Former DEA Agent, Magazine Editor Take On Legalization Issue

More than 300 college students crowded into a standing-room-only auditorium
Thursday at Missouri Southern State College to take part in a debate on

The traveling debate, "Heads vs. Feds: A Debate of the Legalization of
Marijuana," was brought to the college by the Campus Activities Board. It
featured Steve Hager, editor of High Times magazine, and Robert Stutman,
former special agent for the Drug Enforcement Administration.

As students filed into the Mills Anderson Justice Center to find seats, the
speakers were introduced. While Stutman and Hager both received applause,
Stutman's introduction was peppered with hissing from the audience.

"The speakers lose 15 minutes because of outbursts such as this," said
Jeremy Sturgel, activities director with the Campus Activities Board.

Hager, a proponent of the legalization of marijuana, gave the audience five
reasons he supports governmental action to legalize the drug, beginning
with medical purposes and ending with his spiritual beliefs.

"They (the medical community) don't want you to be able to medicate
yourself with something growing in your own back yard," Hager said. "It is
a threat to the profits of the system we've created. If it weren't for the
repression, marijuana would be playing a huge healing role in North America."

In his argument, which often received speech-pausing applause from the
students, Hager said there are 50,000 different uses for hemp, including
items now being made from "petrochemicals."

Hager argued that the criminal justice system is too crowded because of the
arrests of marijuana users, and he said prisoners become "angry, violent,
sick and twisted" because of incarceration. He said drug cartels earn $500
billion a year because marijuana is illegal.

Some students said they are concerned that marijuana is perceived as more
of a threat than alcohol.

"I don't think pot is a bad thing unless it's abused, and I don't think
it's any worse or better than alcohol," said Dana Tucker, a biology major,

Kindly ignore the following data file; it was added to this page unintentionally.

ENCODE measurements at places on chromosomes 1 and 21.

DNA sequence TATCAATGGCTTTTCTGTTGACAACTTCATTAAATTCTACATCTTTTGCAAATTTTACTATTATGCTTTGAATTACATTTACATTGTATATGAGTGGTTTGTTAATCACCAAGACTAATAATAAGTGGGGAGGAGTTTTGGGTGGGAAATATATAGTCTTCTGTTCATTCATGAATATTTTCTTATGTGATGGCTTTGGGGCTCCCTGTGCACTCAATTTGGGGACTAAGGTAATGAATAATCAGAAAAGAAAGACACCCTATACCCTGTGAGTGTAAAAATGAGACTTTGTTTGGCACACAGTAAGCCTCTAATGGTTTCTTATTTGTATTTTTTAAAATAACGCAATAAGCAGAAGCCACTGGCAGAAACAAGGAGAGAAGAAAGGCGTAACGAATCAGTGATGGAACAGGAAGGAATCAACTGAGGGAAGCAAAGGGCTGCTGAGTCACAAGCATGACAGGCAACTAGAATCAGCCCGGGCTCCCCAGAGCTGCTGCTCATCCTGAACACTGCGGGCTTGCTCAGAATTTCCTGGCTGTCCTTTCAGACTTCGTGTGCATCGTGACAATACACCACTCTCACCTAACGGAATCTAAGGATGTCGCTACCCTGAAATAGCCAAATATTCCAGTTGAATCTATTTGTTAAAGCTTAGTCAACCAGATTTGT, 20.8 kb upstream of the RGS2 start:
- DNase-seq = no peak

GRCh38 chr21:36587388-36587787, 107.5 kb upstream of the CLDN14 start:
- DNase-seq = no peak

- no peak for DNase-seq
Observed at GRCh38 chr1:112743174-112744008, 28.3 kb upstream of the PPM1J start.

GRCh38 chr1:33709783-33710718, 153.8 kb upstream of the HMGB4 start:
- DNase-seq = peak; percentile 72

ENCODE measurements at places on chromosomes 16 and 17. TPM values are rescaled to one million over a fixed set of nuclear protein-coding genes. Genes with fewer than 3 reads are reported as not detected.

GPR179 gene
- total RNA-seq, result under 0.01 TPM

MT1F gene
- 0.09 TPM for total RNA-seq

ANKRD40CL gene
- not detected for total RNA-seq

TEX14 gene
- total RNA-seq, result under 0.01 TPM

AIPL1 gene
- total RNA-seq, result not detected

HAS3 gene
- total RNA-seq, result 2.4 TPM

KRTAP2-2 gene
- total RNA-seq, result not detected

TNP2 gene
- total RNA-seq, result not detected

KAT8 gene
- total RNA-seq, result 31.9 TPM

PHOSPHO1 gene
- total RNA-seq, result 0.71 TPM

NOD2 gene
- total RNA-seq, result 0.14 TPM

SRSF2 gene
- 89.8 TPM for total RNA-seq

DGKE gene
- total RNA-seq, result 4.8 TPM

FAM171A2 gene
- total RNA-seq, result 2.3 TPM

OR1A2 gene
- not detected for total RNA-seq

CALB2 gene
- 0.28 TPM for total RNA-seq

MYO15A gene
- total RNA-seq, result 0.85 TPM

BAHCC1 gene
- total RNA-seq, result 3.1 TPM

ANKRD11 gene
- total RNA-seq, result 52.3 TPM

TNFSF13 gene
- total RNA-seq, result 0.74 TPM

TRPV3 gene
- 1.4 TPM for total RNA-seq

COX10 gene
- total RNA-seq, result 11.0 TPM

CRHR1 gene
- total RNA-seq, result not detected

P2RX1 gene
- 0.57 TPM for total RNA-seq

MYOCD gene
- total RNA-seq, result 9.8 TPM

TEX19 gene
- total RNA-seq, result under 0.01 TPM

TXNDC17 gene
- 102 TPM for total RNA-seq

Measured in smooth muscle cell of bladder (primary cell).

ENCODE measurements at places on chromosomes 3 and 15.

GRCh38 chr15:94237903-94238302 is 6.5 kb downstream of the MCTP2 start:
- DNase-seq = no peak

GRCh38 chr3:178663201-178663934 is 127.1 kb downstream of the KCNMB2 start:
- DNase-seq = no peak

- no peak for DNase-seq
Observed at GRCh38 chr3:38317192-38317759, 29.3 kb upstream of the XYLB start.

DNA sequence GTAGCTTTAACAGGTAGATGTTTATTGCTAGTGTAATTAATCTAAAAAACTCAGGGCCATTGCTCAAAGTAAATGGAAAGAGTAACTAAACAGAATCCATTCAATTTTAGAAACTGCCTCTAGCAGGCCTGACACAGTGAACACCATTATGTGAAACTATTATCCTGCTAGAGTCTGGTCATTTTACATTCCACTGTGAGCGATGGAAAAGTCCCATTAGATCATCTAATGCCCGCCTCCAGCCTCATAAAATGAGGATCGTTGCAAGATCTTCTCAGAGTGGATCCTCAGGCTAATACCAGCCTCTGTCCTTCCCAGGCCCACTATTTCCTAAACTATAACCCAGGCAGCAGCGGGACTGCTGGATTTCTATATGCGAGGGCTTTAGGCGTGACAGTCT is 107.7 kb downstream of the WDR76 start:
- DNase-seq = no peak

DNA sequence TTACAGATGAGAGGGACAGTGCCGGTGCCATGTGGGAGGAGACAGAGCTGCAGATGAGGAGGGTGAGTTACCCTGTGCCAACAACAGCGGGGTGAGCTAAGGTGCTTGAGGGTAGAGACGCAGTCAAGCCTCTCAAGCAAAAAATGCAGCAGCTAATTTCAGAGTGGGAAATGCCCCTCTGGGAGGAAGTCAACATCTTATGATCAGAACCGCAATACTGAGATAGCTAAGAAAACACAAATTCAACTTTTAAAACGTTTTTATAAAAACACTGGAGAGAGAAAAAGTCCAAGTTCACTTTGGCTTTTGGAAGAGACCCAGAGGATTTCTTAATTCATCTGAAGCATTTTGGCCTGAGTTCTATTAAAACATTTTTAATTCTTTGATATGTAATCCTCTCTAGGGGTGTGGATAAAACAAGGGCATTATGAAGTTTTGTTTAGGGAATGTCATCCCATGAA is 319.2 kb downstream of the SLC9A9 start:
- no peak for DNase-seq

suggesting that marijuana should be legalized with an age limit for
consumption. "This criminalizes people who aren't criminals."

When Stutman took the microphone, he acknowledged that some medical experts
say cannabinoids - a substance in marijuana plants - can be beneficial, but
he emphasized medical journal articles that cite health risks such as lung
disease, and a loss of depth perception and short-term memory.

Many students booed in disagreement.

"Those of you who are opposed, I challenge you to ask Steve (Hager) if he
would recommend smoking a joint and then going to a calculus class,"
Stutman said.

Stutman argued that legalization of marijuana would lead to more users;
that marijuana is more harmful to the lungs than cigarettes; and that
recent Gallup Poll results show the majority of Americans oppose legalizing

"I believe the marijuana argument in the United States of America isn't
about medicine or spirituality; it's about people wanting to get stoned and
high whenever they want," he said.

"That's right," shouted several in the audience.

Some students who remained relatively quiet during the debate said they
attended because they oppose legalizing marijuana, and they wanted to know
more about the topic.

"I'm glad they're coming here and trying to get the facts out, but I think
a lot of students came because they think marijuana is a cool issue," said
Casey Highland, a criminal-justice major. "It's against the government, and
it's like, 'We're fighting the power.'

"I think a lot of students are thinking .Y.Y. pot is cool. But what I feel
about it is that it's against the law. I'm a future law enforcement
officer, and I know it's not as bad as other drugs, but I get up and leave
when people do it."

Amber Lybeck, an education major, said she was just curious.

"I don't do it, but I want to know why the DEA doesn't want to make it
legal," she said. "I think there's a lot of college students who are into
marijuana and are for it."

Hager invited students to stay after the debate and help organize a local
marijuana legalization support group. And while he encouraged the students
to pursue the path they feel is right, he told them that their college
years are a time to move ahead.

"Don't think getting high is a big part of the process of getting your life
skills together," he said. "Concentrate on your grades, but be an activist.
And, start with your parents."

Pubdate: Fri, 29 Mar 2002
Source: Joplin Globe, The (MO)
Copyright: 2002 The Joplin Globe
Author: Cassie Hombs